Sissinghurst is a lovely little village in the county of Kent in south east England. It is full of pretty pubs, churches, red brick houses and quaint little buildings which are used as shops and banks.
In this part of Kent you can also see houses with very strange roofs.
These are called « Oast Houses ». Originally they were used to dry hops which grow in this area and are used to make beer.
There is also a little castle which was originally built in the middle ages. Since then various owners have added parts to it. At one point it was beautiful and grand enough to invite Queen Elizabeth I to stay there. But later the house fell into disrepair and in the late 17th century it became a prisoner of war camp. The French soldiers who were kept there did their best to destroy the castle. You can still see their graffiti carved inside the castle today.
By 1930 the castle was almost derelict and it was bought by an English woman called Vita Sackville West.
Vita was born in Kent in 1892, the daughter of Baron Sackville.
She led an interesting life, travelled extensively and got married at the age of 21 to a man who was a diplomat as well as a novelist & gardener. They had children, but as she and her husband had “an open marriage” she also had passionate love affairs with several prominent women (such as the novelist Virginia Woolf) throughout her adult life. She wrote many books and poems, but is probably best known as a gardener.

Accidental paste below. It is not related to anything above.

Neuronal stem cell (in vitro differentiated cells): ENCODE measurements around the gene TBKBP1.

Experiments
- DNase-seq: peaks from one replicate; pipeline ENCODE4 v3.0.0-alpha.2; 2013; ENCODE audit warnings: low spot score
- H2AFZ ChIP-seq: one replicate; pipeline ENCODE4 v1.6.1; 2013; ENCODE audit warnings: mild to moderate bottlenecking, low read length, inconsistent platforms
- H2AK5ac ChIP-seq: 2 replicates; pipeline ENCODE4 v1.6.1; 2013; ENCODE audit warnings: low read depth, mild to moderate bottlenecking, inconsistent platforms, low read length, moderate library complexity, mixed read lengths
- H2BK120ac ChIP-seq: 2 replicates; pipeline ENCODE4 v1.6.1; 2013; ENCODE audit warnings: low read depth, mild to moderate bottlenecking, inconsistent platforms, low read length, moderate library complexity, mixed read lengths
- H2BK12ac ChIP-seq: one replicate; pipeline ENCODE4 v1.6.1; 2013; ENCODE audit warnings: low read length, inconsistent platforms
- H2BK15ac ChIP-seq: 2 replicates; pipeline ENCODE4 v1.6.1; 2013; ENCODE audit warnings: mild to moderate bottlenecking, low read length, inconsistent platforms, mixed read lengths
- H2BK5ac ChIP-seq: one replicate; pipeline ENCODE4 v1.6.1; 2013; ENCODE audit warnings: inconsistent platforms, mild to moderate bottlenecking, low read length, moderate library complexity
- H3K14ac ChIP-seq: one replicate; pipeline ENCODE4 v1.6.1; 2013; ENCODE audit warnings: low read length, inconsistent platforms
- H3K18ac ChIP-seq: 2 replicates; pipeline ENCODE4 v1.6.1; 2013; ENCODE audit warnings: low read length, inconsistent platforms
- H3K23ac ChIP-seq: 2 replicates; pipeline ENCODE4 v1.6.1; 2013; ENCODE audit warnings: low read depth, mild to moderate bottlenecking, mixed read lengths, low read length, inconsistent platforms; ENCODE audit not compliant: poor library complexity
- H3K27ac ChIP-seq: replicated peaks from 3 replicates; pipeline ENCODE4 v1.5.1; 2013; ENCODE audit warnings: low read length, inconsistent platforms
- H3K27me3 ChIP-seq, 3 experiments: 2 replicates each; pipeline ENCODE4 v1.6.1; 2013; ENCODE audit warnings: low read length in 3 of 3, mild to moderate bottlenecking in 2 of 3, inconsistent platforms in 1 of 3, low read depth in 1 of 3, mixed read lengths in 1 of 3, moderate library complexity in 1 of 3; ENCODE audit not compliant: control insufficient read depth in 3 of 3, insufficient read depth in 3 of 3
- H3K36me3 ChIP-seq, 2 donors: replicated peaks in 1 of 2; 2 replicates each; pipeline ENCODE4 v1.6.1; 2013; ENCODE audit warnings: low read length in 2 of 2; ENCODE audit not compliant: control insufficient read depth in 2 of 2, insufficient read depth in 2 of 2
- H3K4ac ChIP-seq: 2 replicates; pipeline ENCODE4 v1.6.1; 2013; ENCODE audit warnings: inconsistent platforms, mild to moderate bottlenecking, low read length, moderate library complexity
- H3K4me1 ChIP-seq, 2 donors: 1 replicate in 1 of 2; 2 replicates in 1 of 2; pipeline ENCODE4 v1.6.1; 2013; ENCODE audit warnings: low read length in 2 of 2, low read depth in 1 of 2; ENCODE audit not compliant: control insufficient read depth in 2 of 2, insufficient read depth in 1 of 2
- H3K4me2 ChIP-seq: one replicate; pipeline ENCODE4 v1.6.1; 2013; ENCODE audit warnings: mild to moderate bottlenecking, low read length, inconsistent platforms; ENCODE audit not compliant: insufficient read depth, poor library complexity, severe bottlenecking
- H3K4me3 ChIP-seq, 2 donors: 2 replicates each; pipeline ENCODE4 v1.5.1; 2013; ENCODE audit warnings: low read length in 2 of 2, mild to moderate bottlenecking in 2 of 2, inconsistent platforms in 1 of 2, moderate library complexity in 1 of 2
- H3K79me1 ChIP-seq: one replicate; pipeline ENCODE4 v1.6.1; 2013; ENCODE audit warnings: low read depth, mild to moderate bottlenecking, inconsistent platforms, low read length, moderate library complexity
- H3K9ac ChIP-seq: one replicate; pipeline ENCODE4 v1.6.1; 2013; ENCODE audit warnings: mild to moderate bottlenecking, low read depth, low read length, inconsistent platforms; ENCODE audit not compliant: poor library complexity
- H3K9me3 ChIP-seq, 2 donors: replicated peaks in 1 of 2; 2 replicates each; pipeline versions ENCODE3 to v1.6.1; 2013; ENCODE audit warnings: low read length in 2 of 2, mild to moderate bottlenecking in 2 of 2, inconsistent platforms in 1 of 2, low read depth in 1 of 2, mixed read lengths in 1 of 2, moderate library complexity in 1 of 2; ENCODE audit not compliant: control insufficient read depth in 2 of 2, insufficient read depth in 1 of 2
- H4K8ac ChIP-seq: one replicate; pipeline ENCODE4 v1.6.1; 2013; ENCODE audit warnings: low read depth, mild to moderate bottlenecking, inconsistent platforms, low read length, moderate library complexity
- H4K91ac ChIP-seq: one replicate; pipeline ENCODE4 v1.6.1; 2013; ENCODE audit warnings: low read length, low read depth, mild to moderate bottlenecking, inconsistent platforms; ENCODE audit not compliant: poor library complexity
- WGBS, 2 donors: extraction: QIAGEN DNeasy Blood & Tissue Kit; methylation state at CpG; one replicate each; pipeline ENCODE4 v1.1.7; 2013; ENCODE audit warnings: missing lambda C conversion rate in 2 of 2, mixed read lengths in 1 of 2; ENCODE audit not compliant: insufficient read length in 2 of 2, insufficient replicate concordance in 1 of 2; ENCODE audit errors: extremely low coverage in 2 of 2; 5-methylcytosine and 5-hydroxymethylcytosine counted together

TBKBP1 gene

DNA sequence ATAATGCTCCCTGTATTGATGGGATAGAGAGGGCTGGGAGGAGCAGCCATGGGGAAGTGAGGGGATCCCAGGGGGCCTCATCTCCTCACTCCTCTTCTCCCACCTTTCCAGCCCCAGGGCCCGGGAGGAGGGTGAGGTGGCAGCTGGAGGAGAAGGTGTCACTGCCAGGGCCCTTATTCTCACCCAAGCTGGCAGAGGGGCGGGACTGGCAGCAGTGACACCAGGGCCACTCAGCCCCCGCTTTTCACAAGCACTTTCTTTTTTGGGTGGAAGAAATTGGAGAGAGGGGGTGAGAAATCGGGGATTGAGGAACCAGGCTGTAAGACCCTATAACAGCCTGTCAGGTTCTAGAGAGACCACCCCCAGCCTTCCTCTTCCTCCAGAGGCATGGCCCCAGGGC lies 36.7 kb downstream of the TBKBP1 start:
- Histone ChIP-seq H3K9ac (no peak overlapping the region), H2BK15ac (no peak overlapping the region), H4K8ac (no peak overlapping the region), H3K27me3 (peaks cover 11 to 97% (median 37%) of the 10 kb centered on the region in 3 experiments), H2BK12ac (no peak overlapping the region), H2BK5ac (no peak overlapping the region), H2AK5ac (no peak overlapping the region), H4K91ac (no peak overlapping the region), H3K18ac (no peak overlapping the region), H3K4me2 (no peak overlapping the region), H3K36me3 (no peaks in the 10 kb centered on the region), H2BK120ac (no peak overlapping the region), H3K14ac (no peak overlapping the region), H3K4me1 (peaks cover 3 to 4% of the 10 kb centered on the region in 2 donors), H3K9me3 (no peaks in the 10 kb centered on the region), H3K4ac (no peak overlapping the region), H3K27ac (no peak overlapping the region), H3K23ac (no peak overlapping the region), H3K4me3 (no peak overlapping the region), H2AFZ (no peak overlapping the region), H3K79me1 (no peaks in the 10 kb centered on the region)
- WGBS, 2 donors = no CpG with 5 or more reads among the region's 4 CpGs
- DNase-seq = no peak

She bought Sissinghurst castle in Kent with her husband when she found she was unable to inherit her father’s house simply because she was a woman (it went to her uncle instead). Losing her family home broke her heart, but buying Sissinghurst made up for it a bit.
As well as the castle they also bought the surrounding farms and land and set about creating some beautiful gardens.
Her husband laid out the garden as a series of different “rooms” each with a different colour or theme and Vita, who wrote regular gardening articles for the Observer newspaper, did the planting. She is renowned for starting the fashion of having a “white” garden.
By 1938 the garden was open to the public, and it has remained one of the most loved and visited gardens in England. It was taken over by The National Trust in 1967
For further information about visiting times & prices visit the National Trust site below.